Europe’s unbeaten pairing from Gleneagles fell to the USA’s unbeaten duo to give the hosts their first win in a first-out Ryder Cup match since 1995, and the difference was almost entirely on the greens.
Justin Rose and Henrik Stenson couldn’t pick up the pace of dewy Hazeltine putting surfaces early on and didn’t manage to hole out a putt until the sixth hole, when Stenson made a testing four-footer for a half to stay two down.
Jordan Spieth had landed the first two blows with birdie putts at the second and third to give himself and Patrick Reed a lead they were not to relinquish, but it was the elder of the young Texans who carried the fight for the most part in a game that took an unacceptable four hours to play the 16 holes required and was conducted “on the clock” for almost the entire back nine.
“There wasn’t much in the match tee-to-green, they made a few putts and we couldn’t buy one,” said Rose. “We felt that we would start to get into a run but it never happened.”
Reed, who played in short sleeves despite the front nine being played in chilly conditions, agreed that it was on the greens that the US team had won the tie.
“Anytime you take on Rose and Stenson, it’s never simple,” he said. “We had a great gameplan, which was to just hit a lot of greens, in alternate shot you have to do that, give yourself opportunities.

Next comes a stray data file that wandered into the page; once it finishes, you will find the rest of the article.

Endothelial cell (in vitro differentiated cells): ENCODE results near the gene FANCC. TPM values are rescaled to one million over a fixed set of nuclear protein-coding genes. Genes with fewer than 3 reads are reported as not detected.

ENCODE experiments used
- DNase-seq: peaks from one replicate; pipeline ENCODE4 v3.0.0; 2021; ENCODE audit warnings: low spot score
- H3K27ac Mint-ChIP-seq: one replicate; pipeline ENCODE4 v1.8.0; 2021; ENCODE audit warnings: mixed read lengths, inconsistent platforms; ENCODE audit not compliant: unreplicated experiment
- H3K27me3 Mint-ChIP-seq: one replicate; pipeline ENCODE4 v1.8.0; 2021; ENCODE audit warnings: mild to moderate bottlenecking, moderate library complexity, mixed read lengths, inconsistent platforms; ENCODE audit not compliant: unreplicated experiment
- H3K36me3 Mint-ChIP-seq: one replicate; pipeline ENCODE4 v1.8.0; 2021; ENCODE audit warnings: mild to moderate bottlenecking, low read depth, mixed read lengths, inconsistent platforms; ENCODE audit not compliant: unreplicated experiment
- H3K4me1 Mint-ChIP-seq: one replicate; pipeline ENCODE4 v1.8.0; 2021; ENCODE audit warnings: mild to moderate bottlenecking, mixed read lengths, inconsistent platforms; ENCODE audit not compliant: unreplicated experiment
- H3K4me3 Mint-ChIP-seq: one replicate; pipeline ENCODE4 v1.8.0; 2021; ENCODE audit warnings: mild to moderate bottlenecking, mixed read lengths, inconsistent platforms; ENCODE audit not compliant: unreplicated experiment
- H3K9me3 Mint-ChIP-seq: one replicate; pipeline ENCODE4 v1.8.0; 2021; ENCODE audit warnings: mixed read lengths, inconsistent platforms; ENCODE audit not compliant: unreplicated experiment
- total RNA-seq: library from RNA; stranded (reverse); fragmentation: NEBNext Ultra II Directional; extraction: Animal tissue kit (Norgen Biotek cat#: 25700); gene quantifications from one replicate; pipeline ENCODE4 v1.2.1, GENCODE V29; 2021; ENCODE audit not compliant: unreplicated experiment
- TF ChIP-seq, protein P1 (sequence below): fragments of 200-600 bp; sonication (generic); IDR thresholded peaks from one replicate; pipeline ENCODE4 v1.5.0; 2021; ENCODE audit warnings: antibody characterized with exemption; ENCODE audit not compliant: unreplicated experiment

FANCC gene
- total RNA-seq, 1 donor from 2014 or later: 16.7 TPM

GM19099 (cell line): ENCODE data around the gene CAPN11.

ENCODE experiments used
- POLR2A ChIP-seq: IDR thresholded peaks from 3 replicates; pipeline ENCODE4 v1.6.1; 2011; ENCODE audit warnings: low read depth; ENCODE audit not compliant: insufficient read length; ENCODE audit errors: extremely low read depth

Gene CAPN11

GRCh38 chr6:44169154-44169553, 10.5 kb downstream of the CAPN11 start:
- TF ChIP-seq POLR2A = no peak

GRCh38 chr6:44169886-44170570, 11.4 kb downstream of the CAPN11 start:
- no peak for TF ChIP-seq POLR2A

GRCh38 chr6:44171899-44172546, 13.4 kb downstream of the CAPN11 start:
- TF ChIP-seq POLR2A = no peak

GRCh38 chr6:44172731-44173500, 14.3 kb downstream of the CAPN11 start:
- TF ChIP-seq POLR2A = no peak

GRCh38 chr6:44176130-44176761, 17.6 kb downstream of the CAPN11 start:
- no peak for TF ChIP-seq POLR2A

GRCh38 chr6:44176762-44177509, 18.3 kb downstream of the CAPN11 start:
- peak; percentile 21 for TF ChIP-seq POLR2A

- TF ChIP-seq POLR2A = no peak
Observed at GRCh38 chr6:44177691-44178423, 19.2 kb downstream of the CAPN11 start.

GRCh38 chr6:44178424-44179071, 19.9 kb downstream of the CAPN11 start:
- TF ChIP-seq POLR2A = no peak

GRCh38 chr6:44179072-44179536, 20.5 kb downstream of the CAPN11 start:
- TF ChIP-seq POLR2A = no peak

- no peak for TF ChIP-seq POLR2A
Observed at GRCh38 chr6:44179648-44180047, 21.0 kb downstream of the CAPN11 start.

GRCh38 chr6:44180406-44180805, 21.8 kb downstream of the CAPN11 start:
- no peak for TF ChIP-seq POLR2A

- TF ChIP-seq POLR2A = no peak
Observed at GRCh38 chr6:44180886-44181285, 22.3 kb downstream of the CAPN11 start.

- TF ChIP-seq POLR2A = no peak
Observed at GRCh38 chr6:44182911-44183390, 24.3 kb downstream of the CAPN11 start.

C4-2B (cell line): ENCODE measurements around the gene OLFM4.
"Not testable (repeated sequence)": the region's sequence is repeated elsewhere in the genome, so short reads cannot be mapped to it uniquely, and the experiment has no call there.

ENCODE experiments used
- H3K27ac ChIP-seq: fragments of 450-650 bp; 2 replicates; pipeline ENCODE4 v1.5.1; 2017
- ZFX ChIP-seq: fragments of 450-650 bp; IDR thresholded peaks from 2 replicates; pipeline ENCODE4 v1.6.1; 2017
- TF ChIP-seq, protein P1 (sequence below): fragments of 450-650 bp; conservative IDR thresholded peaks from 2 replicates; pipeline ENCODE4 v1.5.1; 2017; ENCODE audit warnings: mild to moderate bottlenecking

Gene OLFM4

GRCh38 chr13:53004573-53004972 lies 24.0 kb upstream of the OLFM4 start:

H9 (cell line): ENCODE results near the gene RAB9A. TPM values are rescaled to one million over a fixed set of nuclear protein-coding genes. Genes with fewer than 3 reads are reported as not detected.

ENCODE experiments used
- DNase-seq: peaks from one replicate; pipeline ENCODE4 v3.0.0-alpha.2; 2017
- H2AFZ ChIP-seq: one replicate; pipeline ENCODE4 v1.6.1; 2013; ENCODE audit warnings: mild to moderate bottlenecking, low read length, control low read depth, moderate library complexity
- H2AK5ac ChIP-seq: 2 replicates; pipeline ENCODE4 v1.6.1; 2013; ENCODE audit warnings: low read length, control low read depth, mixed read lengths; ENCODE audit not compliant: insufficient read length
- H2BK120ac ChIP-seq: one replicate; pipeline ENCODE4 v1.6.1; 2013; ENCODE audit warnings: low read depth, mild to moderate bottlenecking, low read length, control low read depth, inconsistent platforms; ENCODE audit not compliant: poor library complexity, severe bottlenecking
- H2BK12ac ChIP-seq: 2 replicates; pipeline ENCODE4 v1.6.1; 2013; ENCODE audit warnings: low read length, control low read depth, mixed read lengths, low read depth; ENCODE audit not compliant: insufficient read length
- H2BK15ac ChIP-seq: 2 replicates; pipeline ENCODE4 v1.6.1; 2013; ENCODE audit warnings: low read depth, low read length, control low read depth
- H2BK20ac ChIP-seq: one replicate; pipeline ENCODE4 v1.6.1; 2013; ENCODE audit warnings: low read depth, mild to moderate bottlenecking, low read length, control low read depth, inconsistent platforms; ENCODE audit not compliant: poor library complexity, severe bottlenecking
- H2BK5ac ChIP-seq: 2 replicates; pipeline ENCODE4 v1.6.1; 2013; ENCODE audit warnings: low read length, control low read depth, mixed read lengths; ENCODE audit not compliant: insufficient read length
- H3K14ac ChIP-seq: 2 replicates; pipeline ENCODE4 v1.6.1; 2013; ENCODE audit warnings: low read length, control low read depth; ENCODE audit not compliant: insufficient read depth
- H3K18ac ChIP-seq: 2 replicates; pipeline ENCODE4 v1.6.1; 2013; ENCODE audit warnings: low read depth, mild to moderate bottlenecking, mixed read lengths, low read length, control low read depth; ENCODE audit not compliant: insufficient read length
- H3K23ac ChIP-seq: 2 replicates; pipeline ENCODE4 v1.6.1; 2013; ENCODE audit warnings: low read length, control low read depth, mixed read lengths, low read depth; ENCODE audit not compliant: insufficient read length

“We were lucky enough to hit greens and give ourselves a lot of good looks.”
The US duo were three-up and three-under through eight before their first mistake gave the European duo their first hole win, but Reed’s putt for a half at 10 after his partner put him in trouble off the tee to stay two-up was the key.
“That was the key, we had just won 9 and they were in a bit of trouble,” said Stenson. “It was one of those days where we needed to make one or two putts but we didn’t, and that enabled them to stay ahead and why they won.”
Rose was given a bad time at bthe 12th after referee Andy McFee had instructed both teams to take no longer than 60 seconds for their shots, but no matter how long it took them the Europeans couldn’t seem to find the line on their longer putts.
The Englishman finally holed a 10 footer – the first putt of any significant length they’d managed all morning – but it was for a half and despite Spieth’s waywardness off the tee after the turn Reed was carrying his partner to the finish.
The star of the poor American effort last time at Gleneagles finished the Europeans off with a 16 foot birdie putt at the 16th to put the first red on the scoreboard.
“In foursomes we make one mistake, one bogey, but we didn’t capitalise when we had chances,” said Rose. “We didn’t miss a shot, but we couldn’t buy a putt.”